photo and story by Patrick Runge
Nebraska football fans had a pretty good idea who would be stars this season for the scarlet and cream. But there are always players who will surprise, putting on performances no one saw coming and helping to make the spectacle thrilling from week to week.
This season is no exception, so here are five players who have caused us to sit up and take notice in 2014.
All stats from cfbstats.com.
Coming into the 2014 season, Randy Gregory was hands-down the player to watch on defense. But, of course, opposing teams knew that, and would shift their coverages accordingly. Then, early in the season opener against Florida Atlantic, Gregory left the game with a re-aggravation of a previous injury.
Enter Greg McMullen, previously known as “the other guy” at defensive end. At first out of necessity and then out of performance, McMullen has stepped into his role admirably. He’s piled up 16 total tackles, 3.5 tackles for loss, and 2.5 sacks in his first four games, and has provided an important counter-balance on the defensive line with Gregory’s return.
Yeah, Gregory is the star and the NFL prospect on Nebraska’s defensive line. But Nebraska fans have to be pleasantly surprised for the production they are getting from McMullen on the other end.
Admit it, you expected to see Pierson-El first on this list. And with good reason, too. While getting a receiving touchdown in game one as a true freshman was a great sign, that was in garbage time of a blowout win over Florida Atlantic.
No, Pierson-El’s surprise game in game three, when he was given his shot at punt returns. Nebraska had struggled mightily in that department, having one of the worst punt return units in the nation last year. Pierson-El got put into the rotation as punt returner, though, and things changed.
Pierson-El had two returns for an average of seven yards against Florida Atlantic. The following week, his average improved to 10.4 yards per return on five attempts. And then against Fresno State, Pierson-El electrified the fans with a touchdown return, averaging 30 yards per return on five attempts.
Coming into the season, one of the biggest questions was how (or if) Nebraska would revive its moribund punt return game. It took a true freshman to answer that question.
As the season has gone on, it’s become clear that true freshman Joshua Kalu was going to force his way onto the field. He’s seen time in all four games this season, but his role has gotten bigger and bigger as the non-conference slate wore on. He saw lots of time on the field against pass-happy Fresno State, logging six solo tackles.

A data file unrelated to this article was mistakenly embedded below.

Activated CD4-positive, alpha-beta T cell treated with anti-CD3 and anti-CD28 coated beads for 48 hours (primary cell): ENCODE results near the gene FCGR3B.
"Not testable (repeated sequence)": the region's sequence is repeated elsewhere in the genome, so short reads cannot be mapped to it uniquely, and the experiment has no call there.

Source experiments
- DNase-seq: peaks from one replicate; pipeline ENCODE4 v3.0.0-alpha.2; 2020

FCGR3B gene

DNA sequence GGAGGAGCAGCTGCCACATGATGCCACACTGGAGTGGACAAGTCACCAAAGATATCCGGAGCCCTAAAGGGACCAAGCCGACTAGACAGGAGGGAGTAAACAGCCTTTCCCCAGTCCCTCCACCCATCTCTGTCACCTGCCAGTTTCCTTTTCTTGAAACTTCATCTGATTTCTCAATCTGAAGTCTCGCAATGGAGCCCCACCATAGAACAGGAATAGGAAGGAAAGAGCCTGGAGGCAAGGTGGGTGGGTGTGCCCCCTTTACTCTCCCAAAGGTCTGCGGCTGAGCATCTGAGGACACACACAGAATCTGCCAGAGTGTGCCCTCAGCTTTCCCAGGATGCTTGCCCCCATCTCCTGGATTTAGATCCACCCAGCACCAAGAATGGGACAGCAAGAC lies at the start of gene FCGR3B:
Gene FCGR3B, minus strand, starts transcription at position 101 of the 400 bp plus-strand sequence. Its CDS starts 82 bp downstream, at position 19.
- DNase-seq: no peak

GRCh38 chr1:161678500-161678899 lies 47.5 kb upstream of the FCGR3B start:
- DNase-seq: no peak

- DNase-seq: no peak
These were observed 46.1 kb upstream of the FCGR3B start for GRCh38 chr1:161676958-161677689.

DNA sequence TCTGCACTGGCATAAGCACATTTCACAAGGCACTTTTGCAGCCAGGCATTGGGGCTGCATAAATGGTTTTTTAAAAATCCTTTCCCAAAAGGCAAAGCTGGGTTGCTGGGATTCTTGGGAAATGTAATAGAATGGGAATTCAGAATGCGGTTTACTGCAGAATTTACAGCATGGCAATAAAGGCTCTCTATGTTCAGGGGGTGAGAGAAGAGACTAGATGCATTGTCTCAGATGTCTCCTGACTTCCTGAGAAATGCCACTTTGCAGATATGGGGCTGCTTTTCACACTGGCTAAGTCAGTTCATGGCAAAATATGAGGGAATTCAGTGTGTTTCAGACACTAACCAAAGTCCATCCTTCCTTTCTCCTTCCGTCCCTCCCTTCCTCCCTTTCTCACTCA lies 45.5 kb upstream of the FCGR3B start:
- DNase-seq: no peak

But it was against Miami that Kalu has made his biggest impact to date. With the Hurricanes driving in an attempt to stay in the game, it was Kalu that made a leaping interception that helped Nebraska pull away and earn an incredibly satisfying win.
Yeah, we all know how solid a receiver Westerkamp is, and his catch of the Hail Mary to beat Northwestern will live in Nebraska lore. But this season, we may be getting even more of a handle on how good a receiver he really is.
When you watch the games, it’s pretty clear that Westerkamp is quarterback Tommy Armstrong’s go-to receiver in crunch time—sometimes, even to Armstrong’s detriment, forcing the ball to Westerkamp even in tight coverage. But Westerkamp’s hands and route-running prowess make it hard to argue looking for him.
And that’s not even discussing the ridiculous behind-the-back catch (pictured above) Westerkamp made against Florida Atlantic. If you say you weren’t surprised by that, you’re lying.
As a freshman last year Foltz had an up-and-down campaign as a punter, winding up no. 53 nationally with an average of 41.61 yards per punt. But this year, Foltz has been a crucial (if under-appreciated) weapon helping Nebraska to a 4-0 record.
Against McNeese State, with the offense struggling in the second half, Foltz time and again pinned the Cowboys deep, forcing McNeese State to drive the length of the field and keeping the game close. Indeed, if it wasn’t for Ameer Abdullah’s heroics at the end of the game, a strong argument could have been made for Foltz as the contest’s MVP.
So spare a thought for the under-valued and under-appreciated punter, who has been an unexpected—and critical—ingredient to Nebraska’s non-conference success.